Here’s also a a little movie that I made of how to bind a zine using the eraser/short armed stapler method.
I will also have a few copies of Three Words to sell at a special zine fest price (although I see it’s also on special over at Beatnik – get in quick!)
This idea – of memories in objects – is explored beautifully in Anna Smaill’s book The Chimes. You should read it if you haven’t already. It’s so original and a page-turner to boot.
Anyway, I wanted to let you know that it’s Winter Zine Fest at Thistle Hall, Cuba Street, Wellington, this Saturday 4 June between 12 and 5. I’m going to be there, selling the first chapter of Mansfield and Me: a graphic memoir if you want to have a sneak preview. Maybe I will also staple up some of my Let Me Be Frank comics – it depends on my finances! Anyway, come and say hi if you’re in town – I’d love to meet you.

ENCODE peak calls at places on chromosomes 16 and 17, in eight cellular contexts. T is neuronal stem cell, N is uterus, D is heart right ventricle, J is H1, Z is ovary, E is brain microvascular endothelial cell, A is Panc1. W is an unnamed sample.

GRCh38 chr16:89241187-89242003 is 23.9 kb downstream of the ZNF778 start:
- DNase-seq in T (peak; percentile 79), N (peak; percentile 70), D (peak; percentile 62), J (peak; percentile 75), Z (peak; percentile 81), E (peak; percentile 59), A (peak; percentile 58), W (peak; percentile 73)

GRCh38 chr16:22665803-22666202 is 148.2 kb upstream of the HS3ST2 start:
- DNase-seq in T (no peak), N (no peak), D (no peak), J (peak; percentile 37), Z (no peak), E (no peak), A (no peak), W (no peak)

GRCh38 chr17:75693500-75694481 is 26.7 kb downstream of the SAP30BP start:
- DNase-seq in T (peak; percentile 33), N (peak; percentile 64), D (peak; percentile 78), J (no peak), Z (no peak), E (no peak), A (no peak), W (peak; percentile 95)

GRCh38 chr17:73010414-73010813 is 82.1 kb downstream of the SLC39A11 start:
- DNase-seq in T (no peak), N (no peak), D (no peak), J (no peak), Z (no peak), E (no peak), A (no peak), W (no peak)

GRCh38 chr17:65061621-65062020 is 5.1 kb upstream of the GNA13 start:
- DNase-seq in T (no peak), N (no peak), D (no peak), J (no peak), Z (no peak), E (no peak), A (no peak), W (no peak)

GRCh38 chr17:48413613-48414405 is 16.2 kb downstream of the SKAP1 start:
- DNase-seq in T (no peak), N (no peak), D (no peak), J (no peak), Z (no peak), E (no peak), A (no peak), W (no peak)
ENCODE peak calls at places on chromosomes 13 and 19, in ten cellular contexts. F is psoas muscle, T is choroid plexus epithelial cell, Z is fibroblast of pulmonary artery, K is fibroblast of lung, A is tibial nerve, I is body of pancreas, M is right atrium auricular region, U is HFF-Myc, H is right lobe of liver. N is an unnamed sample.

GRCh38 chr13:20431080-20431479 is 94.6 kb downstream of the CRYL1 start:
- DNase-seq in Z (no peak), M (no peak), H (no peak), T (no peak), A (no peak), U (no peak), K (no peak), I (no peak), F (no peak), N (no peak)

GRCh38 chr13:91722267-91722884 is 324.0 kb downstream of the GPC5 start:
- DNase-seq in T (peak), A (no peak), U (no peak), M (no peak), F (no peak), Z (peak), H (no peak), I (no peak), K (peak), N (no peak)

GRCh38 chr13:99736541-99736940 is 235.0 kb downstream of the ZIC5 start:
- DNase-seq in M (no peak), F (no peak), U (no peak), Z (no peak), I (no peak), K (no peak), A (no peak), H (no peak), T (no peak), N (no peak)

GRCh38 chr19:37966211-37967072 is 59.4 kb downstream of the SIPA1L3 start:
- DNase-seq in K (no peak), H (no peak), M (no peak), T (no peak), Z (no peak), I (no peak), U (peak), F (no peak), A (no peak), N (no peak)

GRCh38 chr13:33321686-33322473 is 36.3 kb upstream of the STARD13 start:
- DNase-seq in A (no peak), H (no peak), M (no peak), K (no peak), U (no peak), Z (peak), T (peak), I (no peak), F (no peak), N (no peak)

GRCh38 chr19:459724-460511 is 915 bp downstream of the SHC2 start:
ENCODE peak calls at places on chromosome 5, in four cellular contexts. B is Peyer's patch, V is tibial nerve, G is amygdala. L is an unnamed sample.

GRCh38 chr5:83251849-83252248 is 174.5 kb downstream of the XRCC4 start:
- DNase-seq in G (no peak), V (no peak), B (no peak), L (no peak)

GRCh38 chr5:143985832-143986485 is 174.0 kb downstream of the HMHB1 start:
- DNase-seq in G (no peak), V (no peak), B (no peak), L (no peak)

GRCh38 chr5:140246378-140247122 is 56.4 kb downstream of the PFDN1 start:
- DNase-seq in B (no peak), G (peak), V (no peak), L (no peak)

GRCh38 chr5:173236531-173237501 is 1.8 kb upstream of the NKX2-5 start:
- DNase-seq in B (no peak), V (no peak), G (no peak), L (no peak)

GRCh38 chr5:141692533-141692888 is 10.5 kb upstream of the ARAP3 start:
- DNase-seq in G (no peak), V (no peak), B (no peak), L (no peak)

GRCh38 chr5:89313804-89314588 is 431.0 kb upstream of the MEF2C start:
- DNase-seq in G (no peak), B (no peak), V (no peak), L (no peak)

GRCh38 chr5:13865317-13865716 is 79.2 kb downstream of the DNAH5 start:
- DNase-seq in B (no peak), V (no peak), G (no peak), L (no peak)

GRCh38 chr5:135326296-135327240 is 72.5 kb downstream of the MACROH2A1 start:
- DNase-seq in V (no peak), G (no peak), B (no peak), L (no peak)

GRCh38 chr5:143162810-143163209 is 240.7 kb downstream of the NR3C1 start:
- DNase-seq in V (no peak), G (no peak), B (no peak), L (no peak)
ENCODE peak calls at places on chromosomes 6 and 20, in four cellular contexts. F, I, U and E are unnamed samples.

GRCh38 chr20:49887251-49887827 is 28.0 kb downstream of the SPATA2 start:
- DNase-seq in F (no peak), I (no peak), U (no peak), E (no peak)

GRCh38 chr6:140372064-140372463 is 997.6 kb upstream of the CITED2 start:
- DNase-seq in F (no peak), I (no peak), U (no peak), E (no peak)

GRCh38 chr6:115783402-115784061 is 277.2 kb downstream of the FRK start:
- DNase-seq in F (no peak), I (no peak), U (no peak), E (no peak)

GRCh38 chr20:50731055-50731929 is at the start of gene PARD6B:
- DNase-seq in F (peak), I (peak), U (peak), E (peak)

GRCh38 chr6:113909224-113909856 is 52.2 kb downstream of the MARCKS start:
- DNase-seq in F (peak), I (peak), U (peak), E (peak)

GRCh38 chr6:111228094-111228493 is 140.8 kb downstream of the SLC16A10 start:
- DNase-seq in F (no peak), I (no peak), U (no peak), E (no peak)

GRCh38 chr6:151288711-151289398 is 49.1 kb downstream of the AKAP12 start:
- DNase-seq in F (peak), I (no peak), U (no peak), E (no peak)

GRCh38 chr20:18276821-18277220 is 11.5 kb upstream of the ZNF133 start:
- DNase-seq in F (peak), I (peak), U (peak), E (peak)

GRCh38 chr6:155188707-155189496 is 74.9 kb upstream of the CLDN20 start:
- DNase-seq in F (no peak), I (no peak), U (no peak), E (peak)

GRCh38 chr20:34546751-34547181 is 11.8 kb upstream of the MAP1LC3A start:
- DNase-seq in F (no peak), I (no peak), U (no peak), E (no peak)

Apologies to the vegetarians! I used to be a vegetarian and I feel like I still should be, but I’ve succumbed to my children’s demands and the fact that they don’t seem to be as enthusiastic about chickpeas and tofu as I am.
But – I am fascinated by my local butcher’s shop. It’s like going back to the 70s, before my mother turned our family vegetarian and we’d pop in for our wiener schnitzels and casserole beef, and the butcher would always give me a saveloy. The butchers know the customers by name, chat away and do meat deliveries to the old people in the neighbourhood. I was listening to poet Vincent O’Sullivan on Kim Hill last year, and he talked of his own butcher romance: